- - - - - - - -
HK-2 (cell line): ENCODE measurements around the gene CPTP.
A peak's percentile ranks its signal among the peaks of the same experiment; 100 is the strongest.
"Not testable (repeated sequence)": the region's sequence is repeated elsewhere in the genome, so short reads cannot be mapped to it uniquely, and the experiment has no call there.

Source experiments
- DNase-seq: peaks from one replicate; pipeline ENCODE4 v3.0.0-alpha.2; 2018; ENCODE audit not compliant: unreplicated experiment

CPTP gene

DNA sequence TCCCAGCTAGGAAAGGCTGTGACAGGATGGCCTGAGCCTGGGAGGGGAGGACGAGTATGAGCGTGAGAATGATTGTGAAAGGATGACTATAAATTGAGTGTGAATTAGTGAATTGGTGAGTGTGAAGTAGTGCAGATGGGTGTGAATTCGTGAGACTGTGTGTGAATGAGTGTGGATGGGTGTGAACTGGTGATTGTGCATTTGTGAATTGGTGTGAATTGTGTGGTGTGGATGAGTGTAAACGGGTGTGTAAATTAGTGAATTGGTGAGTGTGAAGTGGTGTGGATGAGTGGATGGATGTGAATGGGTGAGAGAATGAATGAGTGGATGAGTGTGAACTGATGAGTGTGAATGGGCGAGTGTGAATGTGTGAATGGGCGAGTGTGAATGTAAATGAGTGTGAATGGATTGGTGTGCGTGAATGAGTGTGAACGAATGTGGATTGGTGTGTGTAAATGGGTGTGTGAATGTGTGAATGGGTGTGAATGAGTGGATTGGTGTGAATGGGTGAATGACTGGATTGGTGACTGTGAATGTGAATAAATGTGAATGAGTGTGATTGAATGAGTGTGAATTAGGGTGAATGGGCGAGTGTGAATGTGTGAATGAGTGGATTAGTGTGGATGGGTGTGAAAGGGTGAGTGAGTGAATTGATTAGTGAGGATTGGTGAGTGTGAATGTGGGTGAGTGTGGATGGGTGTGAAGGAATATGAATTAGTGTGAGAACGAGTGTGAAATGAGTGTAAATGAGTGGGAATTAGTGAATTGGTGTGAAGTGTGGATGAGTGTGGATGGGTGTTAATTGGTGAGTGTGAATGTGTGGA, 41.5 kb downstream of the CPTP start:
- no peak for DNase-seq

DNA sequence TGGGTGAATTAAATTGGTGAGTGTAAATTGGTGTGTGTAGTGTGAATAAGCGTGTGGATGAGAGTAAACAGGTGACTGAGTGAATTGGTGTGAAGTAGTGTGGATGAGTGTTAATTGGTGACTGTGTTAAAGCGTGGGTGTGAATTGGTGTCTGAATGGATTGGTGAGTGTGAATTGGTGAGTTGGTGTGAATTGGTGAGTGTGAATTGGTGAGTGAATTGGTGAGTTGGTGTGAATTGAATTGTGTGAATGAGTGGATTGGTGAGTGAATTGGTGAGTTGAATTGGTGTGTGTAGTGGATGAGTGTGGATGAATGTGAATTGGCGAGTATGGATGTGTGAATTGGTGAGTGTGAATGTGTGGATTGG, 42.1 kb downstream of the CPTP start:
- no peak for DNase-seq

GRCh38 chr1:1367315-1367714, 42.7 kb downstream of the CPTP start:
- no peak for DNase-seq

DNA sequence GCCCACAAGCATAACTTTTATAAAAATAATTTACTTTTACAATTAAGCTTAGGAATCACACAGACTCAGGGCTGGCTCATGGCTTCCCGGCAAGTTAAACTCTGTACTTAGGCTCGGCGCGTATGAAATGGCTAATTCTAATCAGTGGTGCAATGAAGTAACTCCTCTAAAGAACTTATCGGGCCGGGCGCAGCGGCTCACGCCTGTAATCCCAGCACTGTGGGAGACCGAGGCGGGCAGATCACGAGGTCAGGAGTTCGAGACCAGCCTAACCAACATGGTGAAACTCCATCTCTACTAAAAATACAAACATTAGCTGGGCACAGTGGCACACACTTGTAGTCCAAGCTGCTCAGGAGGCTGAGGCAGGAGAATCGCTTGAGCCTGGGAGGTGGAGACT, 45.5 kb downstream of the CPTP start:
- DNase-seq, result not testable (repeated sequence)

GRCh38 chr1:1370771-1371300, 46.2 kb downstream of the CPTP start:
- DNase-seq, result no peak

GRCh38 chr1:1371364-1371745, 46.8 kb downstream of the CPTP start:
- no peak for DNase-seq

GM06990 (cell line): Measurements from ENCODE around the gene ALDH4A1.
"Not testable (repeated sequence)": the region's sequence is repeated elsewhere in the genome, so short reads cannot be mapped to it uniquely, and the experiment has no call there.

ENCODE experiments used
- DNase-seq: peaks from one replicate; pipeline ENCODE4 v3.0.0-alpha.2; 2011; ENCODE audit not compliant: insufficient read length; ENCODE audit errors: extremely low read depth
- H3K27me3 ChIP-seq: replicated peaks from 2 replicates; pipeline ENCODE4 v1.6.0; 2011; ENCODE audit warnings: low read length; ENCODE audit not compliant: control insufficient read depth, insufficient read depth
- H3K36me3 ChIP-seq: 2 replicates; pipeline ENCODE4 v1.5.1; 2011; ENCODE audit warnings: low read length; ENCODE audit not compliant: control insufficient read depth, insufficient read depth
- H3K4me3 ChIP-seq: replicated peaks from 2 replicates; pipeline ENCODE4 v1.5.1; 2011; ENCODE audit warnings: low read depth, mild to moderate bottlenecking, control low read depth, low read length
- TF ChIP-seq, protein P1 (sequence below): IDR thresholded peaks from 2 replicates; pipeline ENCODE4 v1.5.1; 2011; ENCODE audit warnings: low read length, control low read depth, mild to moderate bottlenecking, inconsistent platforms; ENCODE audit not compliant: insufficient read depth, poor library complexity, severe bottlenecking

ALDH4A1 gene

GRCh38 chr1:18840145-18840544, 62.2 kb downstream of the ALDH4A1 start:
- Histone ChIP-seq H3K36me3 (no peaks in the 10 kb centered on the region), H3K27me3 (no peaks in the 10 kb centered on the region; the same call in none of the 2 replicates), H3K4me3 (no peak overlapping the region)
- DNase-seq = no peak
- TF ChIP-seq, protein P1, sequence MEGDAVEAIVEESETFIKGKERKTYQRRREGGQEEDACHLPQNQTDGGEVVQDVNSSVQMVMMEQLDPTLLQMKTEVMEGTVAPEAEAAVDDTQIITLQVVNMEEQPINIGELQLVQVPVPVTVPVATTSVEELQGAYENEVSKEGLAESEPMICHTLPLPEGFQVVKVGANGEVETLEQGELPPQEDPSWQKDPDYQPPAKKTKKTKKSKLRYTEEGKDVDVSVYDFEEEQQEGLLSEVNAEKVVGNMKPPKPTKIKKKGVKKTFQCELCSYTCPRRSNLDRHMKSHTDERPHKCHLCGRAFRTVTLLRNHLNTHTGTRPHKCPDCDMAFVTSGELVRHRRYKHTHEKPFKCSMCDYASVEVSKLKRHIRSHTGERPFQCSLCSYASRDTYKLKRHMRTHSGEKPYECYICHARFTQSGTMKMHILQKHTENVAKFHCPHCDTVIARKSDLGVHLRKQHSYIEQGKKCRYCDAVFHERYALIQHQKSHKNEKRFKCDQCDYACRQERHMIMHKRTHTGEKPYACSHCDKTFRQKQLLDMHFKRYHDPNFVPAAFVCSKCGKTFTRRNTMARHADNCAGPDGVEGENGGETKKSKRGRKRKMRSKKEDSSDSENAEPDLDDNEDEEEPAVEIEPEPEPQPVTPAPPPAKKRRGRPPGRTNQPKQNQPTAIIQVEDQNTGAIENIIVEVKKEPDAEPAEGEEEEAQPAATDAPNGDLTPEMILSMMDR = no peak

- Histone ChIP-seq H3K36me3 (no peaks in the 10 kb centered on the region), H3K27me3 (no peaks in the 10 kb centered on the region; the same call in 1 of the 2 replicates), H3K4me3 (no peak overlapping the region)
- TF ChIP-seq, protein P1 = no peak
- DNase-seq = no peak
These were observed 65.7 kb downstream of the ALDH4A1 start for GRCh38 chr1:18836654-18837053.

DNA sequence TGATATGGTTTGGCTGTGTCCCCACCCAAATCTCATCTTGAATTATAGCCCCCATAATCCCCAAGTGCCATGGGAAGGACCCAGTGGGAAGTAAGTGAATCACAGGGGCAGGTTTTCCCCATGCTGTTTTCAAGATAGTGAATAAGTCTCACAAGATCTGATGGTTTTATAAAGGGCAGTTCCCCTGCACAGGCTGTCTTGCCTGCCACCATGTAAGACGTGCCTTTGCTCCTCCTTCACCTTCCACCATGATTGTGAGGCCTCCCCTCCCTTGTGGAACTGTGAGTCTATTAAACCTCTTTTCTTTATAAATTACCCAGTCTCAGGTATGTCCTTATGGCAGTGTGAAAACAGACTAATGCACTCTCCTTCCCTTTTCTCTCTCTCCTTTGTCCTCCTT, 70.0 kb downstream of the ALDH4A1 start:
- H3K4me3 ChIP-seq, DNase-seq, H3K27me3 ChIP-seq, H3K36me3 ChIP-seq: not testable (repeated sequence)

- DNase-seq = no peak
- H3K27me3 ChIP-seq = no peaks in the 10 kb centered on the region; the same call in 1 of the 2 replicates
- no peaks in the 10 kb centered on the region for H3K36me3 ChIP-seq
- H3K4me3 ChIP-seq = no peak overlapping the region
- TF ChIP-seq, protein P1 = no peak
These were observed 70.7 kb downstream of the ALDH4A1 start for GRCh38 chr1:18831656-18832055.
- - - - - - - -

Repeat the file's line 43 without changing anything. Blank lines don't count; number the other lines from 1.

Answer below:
These were observed 70.7 kb downstream of the ALDH4A1 start for GRCh38 chr1:18831656-18832055.